Hereditary sensory and autonomic neuropathy type 4


Hereditary sensory and autonomic neuropathy type 4 (HSAN 4) - also or more commonly known as Congenital insensitivity to pain with anhidrosis (CIPA) - has two characteristic features: the inability to feel pain and temperature, and decreased or absent sweating (anhidrosis). The signs and symptoms of CIPA appear early, usually at birth or during infancy, but with careful medical attention, affected individuals can live into adulthood.


An inability to feel pain and temperature often leads to repeated severe injuries. Unintentional self-injury is common in people with CIPA, typically by biting the tongue, lips, or fingers, which may lead to spontaneous amputation of the affected area. In addition, people with CIPA heal slowly from skin and bone injuries. Repeated trauma can lead to chronic bone infections (osteomyelitis) or a condition called Charcot joints, in which the bones and tissue surrounding joints are destroyed.

Normally, sweating helps cool the body temperature. However, in people with CIPA, anhidrosis often causes recurrent, extremely high fevers (hyperpyrexia) and seizures brought on by high temperature (febrile seizures).

In addition to the characteristic features, there are other signs and symptoms of CIPA. Many affected individuals have thick, leathery skin (lichenification) on the palms of their hands or misshapen fingernails or toenails. They can also have patches on their scalp where hair does not grow (hypotrichosis). About half of people with CIPA show signs of hyperactivity or emotional instability, and many affected individuals have intellectual disability. Some people with CIPA have weak muscle tone (hypotonia) when they are young, but muscle strength and tone become more normal as they get older.


Mutations in the NTRK1 gene cause CIPA. The NTRK1 gene provides instructions for making a receptor protein that attaches (binds) to another protein called NGFβ. The NTRK1 receptor is important for the survival of nerve cells (neurons).

The NTRK1 receptor is found on the surface of cells, particularly neurons that transmit pain, temperature, and touch sensations (sensory neurons). When the NGFβ protein binds to the NTRK1 receptor, signals are transmitted inside the cell that tell the cell to grow and divide, and that help it survive. Mutations in the NTRK1 gene lead to a protein that cannot transmit signals. Without the proper signaling, neurons die by a process of self-destruction called apoptosis. Loss of sensory neurons leads to the inability to feel pain in people with CIPA. In addition, people with CIPA lose the nerves leading to their sweat glands, which causes the anhidrosis seen in affected individuals.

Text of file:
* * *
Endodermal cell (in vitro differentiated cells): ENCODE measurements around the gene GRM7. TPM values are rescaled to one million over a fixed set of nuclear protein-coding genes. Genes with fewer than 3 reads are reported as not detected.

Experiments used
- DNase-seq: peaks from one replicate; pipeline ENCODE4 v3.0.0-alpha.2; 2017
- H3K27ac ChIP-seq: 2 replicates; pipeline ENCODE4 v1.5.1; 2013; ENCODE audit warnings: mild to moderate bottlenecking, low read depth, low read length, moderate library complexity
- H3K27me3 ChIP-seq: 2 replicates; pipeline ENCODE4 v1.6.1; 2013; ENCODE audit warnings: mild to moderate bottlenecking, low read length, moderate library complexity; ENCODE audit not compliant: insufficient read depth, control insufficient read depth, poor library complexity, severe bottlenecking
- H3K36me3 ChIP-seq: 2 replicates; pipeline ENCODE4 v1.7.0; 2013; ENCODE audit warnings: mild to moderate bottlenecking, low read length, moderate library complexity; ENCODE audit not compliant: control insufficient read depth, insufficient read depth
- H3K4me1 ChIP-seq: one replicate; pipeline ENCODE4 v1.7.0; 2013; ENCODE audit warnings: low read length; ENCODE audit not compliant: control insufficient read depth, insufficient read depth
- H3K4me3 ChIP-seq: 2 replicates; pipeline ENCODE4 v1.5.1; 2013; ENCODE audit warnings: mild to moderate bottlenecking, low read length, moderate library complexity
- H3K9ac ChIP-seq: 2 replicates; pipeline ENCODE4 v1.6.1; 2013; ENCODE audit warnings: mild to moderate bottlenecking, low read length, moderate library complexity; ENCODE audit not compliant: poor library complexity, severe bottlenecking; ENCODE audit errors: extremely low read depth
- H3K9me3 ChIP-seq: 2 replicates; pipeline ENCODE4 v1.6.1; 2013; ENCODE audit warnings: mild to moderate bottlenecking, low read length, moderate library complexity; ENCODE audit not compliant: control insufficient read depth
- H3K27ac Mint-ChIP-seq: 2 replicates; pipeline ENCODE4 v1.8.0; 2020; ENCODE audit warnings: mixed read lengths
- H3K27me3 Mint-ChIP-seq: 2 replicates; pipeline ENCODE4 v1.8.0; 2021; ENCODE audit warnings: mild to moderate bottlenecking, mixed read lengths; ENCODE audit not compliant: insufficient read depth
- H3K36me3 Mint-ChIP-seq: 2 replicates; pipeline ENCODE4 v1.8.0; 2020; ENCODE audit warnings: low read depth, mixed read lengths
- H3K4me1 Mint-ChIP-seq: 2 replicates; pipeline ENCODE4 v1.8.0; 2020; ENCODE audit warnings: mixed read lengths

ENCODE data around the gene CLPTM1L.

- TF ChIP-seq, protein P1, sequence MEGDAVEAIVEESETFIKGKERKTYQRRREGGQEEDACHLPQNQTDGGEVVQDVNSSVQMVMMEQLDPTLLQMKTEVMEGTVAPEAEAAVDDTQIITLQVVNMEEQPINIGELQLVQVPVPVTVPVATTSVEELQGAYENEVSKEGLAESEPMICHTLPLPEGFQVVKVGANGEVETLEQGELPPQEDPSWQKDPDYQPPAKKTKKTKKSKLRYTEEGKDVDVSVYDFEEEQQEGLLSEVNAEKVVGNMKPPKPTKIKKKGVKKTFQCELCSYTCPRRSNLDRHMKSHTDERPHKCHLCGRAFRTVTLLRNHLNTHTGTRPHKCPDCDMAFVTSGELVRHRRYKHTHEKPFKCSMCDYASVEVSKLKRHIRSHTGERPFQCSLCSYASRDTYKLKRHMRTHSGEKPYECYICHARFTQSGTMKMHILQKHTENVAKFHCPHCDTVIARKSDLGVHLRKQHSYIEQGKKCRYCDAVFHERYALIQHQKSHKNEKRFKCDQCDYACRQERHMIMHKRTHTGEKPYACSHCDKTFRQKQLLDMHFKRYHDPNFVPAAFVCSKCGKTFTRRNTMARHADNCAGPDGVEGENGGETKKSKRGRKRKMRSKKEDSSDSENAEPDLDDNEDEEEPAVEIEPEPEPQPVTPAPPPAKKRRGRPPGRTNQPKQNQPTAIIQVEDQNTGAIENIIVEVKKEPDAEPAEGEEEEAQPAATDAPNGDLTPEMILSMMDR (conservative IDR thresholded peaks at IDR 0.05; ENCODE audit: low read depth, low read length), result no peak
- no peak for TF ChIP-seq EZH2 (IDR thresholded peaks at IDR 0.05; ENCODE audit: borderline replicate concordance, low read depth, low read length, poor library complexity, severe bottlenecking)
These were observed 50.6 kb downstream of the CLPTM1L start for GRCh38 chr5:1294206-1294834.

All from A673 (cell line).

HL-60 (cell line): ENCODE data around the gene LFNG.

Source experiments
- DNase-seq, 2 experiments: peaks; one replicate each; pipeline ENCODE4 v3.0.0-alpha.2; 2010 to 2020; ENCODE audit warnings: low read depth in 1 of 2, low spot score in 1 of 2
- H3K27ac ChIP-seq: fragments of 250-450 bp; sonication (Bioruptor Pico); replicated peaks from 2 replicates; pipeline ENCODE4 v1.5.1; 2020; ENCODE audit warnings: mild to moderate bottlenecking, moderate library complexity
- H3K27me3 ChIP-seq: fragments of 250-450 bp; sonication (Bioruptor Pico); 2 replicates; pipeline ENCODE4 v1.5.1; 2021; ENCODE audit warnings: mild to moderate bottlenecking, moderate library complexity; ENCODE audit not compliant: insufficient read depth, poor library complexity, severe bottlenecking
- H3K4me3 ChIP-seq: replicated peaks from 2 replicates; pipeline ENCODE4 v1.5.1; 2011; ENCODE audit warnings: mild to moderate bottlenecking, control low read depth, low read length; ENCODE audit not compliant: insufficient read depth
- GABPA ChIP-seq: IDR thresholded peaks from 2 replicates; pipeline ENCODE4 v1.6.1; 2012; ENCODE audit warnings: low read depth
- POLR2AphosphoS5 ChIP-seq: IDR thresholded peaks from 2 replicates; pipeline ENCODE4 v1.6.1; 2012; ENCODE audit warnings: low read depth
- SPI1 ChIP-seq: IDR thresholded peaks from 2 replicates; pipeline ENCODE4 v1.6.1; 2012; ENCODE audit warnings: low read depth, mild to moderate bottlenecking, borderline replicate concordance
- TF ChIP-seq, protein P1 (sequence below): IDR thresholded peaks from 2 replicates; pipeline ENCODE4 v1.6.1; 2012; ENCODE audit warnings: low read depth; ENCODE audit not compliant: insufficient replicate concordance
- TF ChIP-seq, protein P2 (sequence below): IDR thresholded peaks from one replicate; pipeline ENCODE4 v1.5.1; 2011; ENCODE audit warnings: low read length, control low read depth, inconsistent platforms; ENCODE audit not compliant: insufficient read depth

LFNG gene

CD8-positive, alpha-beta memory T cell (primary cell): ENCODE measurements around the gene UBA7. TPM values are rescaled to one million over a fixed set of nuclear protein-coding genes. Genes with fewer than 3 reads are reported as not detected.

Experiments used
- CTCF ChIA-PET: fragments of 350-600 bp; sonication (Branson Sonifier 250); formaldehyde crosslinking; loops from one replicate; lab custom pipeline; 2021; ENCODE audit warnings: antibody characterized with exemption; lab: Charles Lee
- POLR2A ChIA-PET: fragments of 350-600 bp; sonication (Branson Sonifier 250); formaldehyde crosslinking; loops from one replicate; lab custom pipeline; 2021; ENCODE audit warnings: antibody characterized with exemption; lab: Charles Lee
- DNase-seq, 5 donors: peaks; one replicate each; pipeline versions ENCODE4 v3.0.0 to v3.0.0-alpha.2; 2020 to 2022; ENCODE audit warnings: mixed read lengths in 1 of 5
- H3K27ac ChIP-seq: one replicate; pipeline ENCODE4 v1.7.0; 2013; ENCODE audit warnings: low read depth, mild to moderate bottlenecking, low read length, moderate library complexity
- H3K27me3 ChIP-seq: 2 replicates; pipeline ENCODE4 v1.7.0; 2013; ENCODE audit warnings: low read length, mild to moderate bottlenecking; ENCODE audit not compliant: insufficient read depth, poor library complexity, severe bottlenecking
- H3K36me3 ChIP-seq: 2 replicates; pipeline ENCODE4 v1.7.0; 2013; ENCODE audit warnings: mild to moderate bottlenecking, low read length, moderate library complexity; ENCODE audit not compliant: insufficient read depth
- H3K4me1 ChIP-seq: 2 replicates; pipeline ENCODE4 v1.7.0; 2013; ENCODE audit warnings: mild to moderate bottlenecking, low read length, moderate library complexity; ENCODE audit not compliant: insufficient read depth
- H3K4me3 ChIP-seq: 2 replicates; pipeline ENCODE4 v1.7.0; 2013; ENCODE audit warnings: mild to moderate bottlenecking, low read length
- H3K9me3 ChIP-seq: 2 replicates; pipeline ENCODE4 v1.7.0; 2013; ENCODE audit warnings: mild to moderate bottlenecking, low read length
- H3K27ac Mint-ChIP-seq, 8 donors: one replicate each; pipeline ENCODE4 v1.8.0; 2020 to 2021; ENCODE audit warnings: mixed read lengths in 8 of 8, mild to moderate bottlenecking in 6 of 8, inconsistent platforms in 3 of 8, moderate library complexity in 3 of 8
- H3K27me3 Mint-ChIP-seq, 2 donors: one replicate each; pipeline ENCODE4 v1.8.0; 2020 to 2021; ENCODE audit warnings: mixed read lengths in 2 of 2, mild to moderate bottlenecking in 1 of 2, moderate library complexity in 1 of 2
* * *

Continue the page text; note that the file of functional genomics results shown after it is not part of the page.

This condition is inherited in an autosomal recessive pattern, which means both copies of the gene in each cell have mutations. The parents of an individual with an autosomal recessive condition each carry one copy of the mutated gene, but they typically do not show signs and symptoms of the condition.


Axon flare after intradermal histamine phosphate injection is absent, a finding in all HSAN types that is not specific to HSAN IV. Mutations in NTRK1 (TRKA), the only gene known to be associated with HSAN IV, are identified by sequence analysis in almost all individuals meeting HSAN IV diagnostic criteria.


Treatments for CIPA do not always work; however, there are some cases where Naloxone may be used as a treatment. Naloxone is a chemical that acts within the nervous system of the body by blocking the nervous system from causing the inactions that occur within the group of cells that receives the message to initiate the sensation of pain, heat, or cold. Most treatments are hard to narrow down for this condition because each CIPA patient may have other conditions including the absence of a sweat gland, nerve fibers, ulcers[disambiguation needed], and other sub-conditions. It has been suggested that young CIPA sufferers have their baby teeth removed so they cannot chew through their tongue, lips or fingers until their full set of adult teeth grow through.

Prevention of secondary severe or debilitating orthopedic problems by daily evaluation for early signs of unrecognized injury; control of hyperthermia with acetaminophen and/or ibuprofen or direct cooling in a bath or cooling blanket; prevention of neurotrophic keratitis with tarsorrhaphy, corneal patch graft, keratoplasty, and/or scleral bandage lens. Antipsychotic and/or ADHD medications in conjunction with behavior modification as needed. Interventions for behavioral, developmental, and motor delays; educational and social support for school-age children and adolescents.